Saturday, June 27, 2015

Tourists Flee as Chilling Details Emerge in Tunisia
Moenes Sboui and Oren Dorell,
USA TODAY 1:19 p.m. EDT June 27, 2015

TUNIS, Tunisia — Stories of terror and bravery emerged Saturday as foreign visitors rushed to leave Tunisia by the busload after a gunman opened fire on a beach resort, killing 38 people.

At least 39 people were wounded in the nation's deadliest onslaught Friday before the shooter was killed by security forces. The gunman was identified as Seifeddine Rezgui by Tunisian Prime Minister Habib Essid.

Rezgui was not known to authorities before the attack, Essid said. He was from a village in a poor central region of Tunisia and had never traveled abroad.

The Islamic State claimed responsibility for the attack, according to SITE Intelligence Group, a U.S.-based organization that monitors terrorists' activity online.

Rezgui — whom the Islamic State called by his jihadi pseudonym, Abu Yahya al-Qayrawani — was radicalized at mosques in Kairouan, where he earned his degree in electronics and enrolled in a master's program at a local sciences and technology university, Radio Mosaique reported. Kairouan is located about 40 miles west of Sousse.

Rezgui's parents were arrested at their home, where police also seized documents linked to extremism, according to the Tunisialive news site.

Busloads of tourists were cutting their vacations short Saturday and making their way to the Enfidha-Hammamet airport with the hope of returning home, the Associated Press reported. Britain said at least 15 of its citizens were among the dead and the British death toll could rise.

Tunisian security forces had been on alert since March when two Tunisian gunmen opened fire on the Bardo museum in Tunis, killing 22 people, mostly tourists. Two gunmen were killed in that attack, for which the Islamic State also claimed credit.

The second terrorist attack this year to center on tourists is likely to deal a heavy blow to the country's tourism industry, which accounts for nearly 15% of Tunisia's gross domestic product.

The Tunisian attack was one of three deadly terror incidents to hit three separate nations Friday. In France, a man once placed on a "radicalization list" drove his truck into a U.S.- owned gas factory, triggering an explosion as his boss' severed head was found at the entrance, authorities said. In Kuwait, about two dozen people were killed in an Islamic State attack on a Shiite mosque during prayers.

"Tunisia is in a constant war against terrorism," said President Beji Caid Essebsi, vowing to crack down on terrorism in his country. "Tunisian state is concerned about this issue, and it will take its responsibilities and take measures that could be painful but necessary."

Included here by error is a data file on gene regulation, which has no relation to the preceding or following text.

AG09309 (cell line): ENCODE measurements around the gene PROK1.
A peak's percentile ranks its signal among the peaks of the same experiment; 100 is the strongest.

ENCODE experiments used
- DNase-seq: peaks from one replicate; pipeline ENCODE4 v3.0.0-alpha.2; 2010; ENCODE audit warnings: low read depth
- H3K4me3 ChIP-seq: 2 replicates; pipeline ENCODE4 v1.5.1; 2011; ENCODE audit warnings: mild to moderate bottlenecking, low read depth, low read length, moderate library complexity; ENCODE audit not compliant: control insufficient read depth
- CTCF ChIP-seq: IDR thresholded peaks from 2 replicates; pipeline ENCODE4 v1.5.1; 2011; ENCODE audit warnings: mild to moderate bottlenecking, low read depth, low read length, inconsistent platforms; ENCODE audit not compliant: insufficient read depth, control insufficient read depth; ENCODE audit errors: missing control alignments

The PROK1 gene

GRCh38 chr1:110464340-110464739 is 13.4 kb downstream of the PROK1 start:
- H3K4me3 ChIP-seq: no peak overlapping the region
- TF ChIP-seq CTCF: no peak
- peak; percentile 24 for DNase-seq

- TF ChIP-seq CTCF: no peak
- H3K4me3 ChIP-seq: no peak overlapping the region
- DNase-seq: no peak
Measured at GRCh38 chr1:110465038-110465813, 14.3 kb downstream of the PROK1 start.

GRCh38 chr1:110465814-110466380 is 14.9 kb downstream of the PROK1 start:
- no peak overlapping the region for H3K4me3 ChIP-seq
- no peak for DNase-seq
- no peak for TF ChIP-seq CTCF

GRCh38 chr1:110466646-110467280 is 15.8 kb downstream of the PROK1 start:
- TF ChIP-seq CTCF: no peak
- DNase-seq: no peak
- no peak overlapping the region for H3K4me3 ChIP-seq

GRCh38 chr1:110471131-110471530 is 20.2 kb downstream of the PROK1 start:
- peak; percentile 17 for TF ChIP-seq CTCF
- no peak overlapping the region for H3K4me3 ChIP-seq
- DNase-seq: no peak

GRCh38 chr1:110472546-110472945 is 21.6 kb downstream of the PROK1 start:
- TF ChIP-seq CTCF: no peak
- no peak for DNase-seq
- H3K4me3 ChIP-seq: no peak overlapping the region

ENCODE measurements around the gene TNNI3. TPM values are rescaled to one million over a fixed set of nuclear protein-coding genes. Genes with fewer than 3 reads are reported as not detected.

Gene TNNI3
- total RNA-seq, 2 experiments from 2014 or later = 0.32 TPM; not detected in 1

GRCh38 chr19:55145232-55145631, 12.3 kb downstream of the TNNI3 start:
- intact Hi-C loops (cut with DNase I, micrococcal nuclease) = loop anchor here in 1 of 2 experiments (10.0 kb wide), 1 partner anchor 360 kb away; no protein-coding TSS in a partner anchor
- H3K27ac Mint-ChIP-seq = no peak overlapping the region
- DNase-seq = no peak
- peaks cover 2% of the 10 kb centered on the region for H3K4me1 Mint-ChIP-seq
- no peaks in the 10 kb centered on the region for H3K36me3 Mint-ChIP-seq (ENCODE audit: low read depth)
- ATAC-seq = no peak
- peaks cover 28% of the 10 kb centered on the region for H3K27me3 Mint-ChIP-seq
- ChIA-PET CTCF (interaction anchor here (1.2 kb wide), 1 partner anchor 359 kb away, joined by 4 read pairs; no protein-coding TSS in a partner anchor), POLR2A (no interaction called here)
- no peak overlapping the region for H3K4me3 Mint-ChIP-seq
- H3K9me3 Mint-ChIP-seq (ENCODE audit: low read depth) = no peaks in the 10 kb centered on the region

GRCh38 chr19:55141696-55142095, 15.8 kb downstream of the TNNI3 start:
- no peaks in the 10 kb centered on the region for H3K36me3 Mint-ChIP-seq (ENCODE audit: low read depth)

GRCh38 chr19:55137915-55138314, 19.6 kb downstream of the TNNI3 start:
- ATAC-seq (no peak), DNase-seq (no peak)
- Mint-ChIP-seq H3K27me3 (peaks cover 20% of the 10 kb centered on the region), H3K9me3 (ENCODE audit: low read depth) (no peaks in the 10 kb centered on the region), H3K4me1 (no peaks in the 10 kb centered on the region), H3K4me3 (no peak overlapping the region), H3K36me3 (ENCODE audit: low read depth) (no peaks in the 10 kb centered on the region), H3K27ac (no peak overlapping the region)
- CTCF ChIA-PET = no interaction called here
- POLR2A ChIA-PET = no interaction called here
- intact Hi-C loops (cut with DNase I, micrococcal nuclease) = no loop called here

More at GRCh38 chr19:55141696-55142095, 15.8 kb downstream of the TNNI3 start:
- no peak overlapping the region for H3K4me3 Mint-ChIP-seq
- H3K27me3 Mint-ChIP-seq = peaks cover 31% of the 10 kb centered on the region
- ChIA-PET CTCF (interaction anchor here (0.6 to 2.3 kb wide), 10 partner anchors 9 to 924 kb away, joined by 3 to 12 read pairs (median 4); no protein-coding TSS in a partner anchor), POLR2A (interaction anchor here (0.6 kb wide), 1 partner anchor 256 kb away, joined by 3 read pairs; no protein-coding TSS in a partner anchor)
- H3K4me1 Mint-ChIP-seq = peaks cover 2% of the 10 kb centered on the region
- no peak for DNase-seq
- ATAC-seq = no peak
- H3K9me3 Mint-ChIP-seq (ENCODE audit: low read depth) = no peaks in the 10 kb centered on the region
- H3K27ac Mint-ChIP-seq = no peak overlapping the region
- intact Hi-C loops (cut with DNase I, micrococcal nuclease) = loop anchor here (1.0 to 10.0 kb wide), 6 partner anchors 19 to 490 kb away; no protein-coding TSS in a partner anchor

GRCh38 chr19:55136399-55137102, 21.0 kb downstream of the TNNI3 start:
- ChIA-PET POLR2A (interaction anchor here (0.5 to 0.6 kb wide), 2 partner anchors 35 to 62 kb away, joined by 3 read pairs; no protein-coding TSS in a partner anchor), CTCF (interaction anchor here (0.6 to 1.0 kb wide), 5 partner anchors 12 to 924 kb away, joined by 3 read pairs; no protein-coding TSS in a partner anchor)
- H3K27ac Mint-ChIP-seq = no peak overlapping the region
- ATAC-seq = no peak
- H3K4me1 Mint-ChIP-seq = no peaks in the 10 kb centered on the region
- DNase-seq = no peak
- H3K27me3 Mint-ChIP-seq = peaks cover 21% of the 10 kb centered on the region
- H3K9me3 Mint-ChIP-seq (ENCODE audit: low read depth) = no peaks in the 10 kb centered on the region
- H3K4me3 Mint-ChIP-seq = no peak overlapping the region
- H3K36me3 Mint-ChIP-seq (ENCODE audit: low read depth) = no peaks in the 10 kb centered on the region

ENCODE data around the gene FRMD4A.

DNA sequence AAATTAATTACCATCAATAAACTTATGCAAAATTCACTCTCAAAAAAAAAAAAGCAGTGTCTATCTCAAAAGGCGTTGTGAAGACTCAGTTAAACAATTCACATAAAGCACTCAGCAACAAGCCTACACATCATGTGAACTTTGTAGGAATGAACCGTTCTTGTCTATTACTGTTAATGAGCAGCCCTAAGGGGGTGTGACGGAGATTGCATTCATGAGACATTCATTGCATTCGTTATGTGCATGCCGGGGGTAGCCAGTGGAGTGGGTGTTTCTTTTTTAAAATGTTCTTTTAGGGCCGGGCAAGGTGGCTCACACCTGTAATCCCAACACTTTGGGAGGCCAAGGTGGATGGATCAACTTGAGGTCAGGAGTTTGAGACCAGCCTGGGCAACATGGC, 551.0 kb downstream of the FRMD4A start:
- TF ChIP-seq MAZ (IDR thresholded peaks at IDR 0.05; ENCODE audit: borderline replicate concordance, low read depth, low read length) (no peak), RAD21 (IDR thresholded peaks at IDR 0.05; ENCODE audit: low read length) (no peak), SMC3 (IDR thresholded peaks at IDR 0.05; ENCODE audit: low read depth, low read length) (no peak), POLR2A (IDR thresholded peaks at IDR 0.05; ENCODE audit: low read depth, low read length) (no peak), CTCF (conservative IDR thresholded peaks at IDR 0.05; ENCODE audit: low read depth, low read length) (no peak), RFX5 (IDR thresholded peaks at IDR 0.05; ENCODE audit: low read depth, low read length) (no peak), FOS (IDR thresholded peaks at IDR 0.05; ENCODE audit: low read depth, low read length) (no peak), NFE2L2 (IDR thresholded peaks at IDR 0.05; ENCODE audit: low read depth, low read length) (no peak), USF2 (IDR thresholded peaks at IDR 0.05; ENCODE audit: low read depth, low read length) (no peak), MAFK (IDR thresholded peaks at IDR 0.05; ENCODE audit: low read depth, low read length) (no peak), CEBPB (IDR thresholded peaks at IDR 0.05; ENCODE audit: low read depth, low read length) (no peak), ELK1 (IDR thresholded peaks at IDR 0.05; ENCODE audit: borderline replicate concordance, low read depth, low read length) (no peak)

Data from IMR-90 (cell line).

The president said he would revoke the right of political parties and groups to assemble, if necessary, if they advocated militancy or expressed solidarity with the Islamic State.

Essid said 80 mosques he claimed advocate violence and and "incite terrorism" would be closed within a week, according to Tunisian news site GlobalNet. He also said he would call up reservists to strengthen security services, offer financial rewards to tipsters, and that some mountainous areas on the Algerian border would be declared military operations areas.

Essid called on Tunisians to work together. "The homeland is threatened, and the state is threatened," he said. "Without the cooperation of all and the closing of ranks, we can not win the war."

Witnesses at the resort town of Sousse said bodies were strewn in the sand alongside beach chairs as the gunman opened fire on sunbathers. Among the Britons killed in the attack were Carly Lovett, a fashion photographer, and Lorna Carty, a mother of two, according to The Daily Express of London.

Among the injured was gas engineer Matthew James, 30, who was shot in the shoulder, chest and hip as he acted as a human shield to save his fiancee, Sarah Wilson, the paper said.

"He took a bullet for me. I owe him my life because he threw himself in front of me when the shooting started," Wilson, 26, told the paper from the hospital in Tunisia where James was recovering from surgery.

Briton Tom Richards, 22, who was at the hotel with his mother, Sam, and his brother, Calum, 16, told the British newspaper The Guardian he came face to face with the shooter, but escaped with only minor injuries.

Tom and Sam Richards were at the pool when they heard gunfire at the beach and ran for cover inside the hotel. Tunisian staff ushered them to an upper floor, where they huddled with about 20 other confused and frightened guests, he said. But the gunman followed the same route on his rampage.

"He shot two people, through the head," as they were standing on the stairs, Richards said.

Then he pointed his gun at Richards. "He looked right at me, I thought I was dead... He had long black hair and a beard," he said.

But when the man fired, he fired at the ground, wounding Richards, his mother and others in the area with shards of marble. Richards told the paper he and his mother hid in a nearby bathroom, where he bandaged wounds to his wrist and her ankle with toilet paper.

Outside the bathroom, they heard more shooting and people screaming that they were wounded, "but we couldn't step out to see," Richards said. He did help a young woman who had a large shard of marble embedded in her thigh, and together the three waited until security officials arrived and told them they were safe.

Dorell reported from McLean, Va. Contributing: Doug Stanglin in McLean, Va.

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